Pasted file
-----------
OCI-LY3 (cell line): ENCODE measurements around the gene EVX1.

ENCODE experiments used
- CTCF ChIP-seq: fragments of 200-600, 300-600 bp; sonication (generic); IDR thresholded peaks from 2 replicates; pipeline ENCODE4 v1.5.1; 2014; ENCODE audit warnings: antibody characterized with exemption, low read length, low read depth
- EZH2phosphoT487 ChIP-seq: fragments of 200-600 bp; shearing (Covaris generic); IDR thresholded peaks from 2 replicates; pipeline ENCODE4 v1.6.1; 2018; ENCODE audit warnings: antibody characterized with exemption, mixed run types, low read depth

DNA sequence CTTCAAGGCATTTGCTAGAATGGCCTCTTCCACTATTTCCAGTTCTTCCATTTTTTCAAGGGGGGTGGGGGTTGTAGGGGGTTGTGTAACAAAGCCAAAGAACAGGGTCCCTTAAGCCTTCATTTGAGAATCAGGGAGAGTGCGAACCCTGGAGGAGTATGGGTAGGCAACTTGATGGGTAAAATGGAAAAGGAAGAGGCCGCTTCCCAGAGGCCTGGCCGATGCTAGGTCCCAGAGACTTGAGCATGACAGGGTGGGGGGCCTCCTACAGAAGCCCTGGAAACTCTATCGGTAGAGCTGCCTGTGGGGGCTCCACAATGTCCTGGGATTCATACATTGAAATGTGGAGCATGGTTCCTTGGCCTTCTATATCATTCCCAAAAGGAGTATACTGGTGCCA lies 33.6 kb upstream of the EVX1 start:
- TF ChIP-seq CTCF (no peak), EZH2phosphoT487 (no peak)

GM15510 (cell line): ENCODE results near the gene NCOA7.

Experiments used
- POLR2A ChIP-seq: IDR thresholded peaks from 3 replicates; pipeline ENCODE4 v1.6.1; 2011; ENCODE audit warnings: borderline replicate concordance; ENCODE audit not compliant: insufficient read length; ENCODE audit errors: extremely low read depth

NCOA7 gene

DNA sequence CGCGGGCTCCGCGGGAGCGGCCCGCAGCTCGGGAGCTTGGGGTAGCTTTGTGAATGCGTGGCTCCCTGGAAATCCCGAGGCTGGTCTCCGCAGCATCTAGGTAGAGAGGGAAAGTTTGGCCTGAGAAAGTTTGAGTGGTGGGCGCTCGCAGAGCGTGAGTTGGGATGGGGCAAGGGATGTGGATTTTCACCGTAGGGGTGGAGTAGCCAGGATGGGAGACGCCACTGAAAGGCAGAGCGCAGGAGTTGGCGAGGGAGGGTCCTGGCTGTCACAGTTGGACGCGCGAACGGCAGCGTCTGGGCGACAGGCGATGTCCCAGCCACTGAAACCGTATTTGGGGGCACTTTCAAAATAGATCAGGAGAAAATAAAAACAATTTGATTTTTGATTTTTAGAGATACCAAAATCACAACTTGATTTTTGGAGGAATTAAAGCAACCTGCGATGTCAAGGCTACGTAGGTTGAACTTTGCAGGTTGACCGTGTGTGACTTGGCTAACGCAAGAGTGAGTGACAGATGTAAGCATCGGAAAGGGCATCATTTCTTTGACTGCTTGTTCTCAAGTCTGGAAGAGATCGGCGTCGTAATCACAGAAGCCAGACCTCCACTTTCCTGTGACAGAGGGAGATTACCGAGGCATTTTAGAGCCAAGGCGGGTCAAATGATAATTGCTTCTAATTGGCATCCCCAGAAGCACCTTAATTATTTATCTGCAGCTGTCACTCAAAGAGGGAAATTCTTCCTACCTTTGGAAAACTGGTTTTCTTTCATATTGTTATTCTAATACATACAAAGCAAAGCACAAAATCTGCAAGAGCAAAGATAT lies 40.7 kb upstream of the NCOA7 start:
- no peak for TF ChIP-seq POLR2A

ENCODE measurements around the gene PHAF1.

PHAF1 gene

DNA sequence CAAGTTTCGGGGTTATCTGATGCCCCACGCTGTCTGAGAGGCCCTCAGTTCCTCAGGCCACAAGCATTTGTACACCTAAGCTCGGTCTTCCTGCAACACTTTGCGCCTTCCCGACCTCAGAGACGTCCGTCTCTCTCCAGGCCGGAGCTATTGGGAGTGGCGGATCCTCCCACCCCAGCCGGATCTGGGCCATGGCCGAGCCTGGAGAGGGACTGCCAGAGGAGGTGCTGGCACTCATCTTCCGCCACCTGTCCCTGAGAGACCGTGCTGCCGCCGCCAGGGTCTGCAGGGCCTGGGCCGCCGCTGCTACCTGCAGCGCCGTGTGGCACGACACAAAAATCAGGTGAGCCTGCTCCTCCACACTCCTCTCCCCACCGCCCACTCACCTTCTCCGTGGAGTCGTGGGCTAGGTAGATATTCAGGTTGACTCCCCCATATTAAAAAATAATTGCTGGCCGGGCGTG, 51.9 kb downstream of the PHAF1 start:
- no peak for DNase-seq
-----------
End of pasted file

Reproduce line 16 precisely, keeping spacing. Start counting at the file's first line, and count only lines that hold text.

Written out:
- no peak for DNase-seq